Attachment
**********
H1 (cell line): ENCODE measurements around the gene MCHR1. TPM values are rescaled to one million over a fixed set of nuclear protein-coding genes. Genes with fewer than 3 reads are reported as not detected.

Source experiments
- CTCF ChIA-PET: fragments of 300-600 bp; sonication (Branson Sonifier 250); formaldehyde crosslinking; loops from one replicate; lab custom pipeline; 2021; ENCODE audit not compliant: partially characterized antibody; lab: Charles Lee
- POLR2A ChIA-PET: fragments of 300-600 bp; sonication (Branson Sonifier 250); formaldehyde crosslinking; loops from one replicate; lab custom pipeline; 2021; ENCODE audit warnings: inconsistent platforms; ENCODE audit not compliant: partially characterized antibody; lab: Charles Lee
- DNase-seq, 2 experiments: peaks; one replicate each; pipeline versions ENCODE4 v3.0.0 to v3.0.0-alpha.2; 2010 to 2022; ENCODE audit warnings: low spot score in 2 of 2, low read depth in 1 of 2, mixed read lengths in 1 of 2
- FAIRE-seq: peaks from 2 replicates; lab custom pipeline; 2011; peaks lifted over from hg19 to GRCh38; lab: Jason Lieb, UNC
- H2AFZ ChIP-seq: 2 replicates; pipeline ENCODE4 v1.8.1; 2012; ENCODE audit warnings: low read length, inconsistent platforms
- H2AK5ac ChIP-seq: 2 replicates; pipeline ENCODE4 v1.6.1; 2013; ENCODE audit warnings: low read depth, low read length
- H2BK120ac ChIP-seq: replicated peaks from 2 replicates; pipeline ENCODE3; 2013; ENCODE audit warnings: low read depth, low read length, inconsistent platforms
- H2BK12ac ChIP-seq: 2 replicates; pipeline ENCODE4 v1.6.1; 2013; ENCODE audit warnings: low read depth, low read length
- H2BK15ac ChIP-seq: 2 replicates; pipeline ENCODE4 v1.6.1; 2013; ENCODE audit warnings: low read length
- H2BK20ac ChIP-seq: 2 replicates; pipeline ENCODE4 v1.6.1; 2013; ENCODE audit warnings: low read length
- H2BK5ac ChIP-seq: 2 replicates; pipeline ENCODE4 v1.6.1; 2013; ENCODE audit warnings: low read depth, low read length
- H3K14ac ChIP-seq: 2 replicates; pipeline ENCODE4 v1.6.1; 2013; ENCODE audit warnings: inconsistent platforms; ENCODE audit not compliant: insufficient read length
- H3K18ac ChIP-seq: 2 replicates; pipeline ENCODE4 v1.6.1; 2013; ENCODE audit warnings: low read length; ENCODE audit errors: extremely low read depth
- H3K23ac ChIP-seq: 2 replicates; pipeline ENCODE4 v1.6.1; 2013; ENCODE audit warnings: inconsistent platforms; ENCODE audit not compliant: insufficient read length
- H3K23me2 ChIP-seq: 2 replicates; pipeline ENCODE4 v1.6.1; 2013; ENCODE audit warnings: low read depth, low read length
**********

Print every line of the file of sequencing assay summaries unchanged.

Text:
H1 (cell line): ENCODE measurements around the gene MCHR1. TPM values are rescaled to one million over a fixed set of nuclear protein-coding genes. Genes with fewer than 3 reads are reported as not detected.

Source experiments
- CTCF ChIA-PET: fragments of 300-600 bp; sonication (Branson Sonifier 250); formaldehyde crosslinking; loops from one replicate; lab custom pipeline; 2021; ENCODE audit not compliant: partially characterized antibody; lab: Charles Lee
- POLR2A ChIA-PET: fragments of 300-600 bp; sonication (Branson Sonifier 250); formaldehyde crosslinking; loops from one replicate; lab custom pipeline; 2021; ENCODE audit warnings: inconsistent platforms; ENCODE audit not compliant: partially characterized antibody; lab: Charles Lee
- DNase-seq, 2 experiments: peaks; one replicate each; pipeline versions ENCODE4 v3.0.0 to v3.0.0-alpha.2; 2010 to 2022; ENCODE audit warnings: low spot score in 2 of 2, low read depth in 1 of 2, mixed read lengths in 1 of 2
- FAIRE-seq: peaks from 2 replicates; lab custom pipeline; 2011; peaks lifted over from hg19 to GRCh38; lab: Jason Lieb, UNC
- H2AFZ ChIP-seq: 2 replicates; pipeline ENCODE4 v1.8.1; 2012; ENCODE audit warnings: low read length, inconsistent platforms
- H2AK5ac ChIP-seq: 2 replicates; pipeline ENCODE4 v1.6.1; 2013; ENCODE audit warnings: low read depth, low read length
- H2BK120ac ChIP-seq: replicated peaks from 2 replicates; pipeline ENCODE3; 2013; ENCODE audit warnings: low read depth, low read length, inconsistent platforms
- H2BK12ac ChIP-seq: 2 replicates; pipeline ENCODE4 v1.6.1; 2013; ENCODE audit warnings: low read depth, low read length
- H2BK15ac ChIP-seq: 2 replicates; pipeline ENCODE4 v1.6.1; 2013; ENCODE audit warnings: low read length
- H2BK20ac ChIP-seq: 2 replicates; pipeline ENCODE4 v1.6.1; 2013; ENCODE audit warnings: low read length
- H2BK5ac ChIP-seq: 2 replicates; pipeline ENCODE4 v1.6.1; 2013; ENCODE audit warnings: low read depth, low read length
- H3K14ac ChIP-seq: 2 replicates; pipeline ENCODE4 v1.6.1; 2013; ENCODE audit warnings: inconsistent platforms; ENCODE audit not compliant: insufficient read length
- H3K18ac ChIP-seq: 2 replicates; pipeline ENCODE4 v1.6.1; 2013; ENCODE audit warnings: low read length; ENCODE audit errors: extremely low read depth
- H3K23ac ChIP-seq: 2 replicates; pipeline ENCODE4 v1.6.1; 2013; ENCODE audit warnings: inconsistent platforms; ENCODE audit not compliant: insufficient read length
- H3K23me2 ChIP-seq: 2 replicates; pipeline ENCODE4 v1.6.1; 2013; ENCODE audit warnings: low read depth, low read length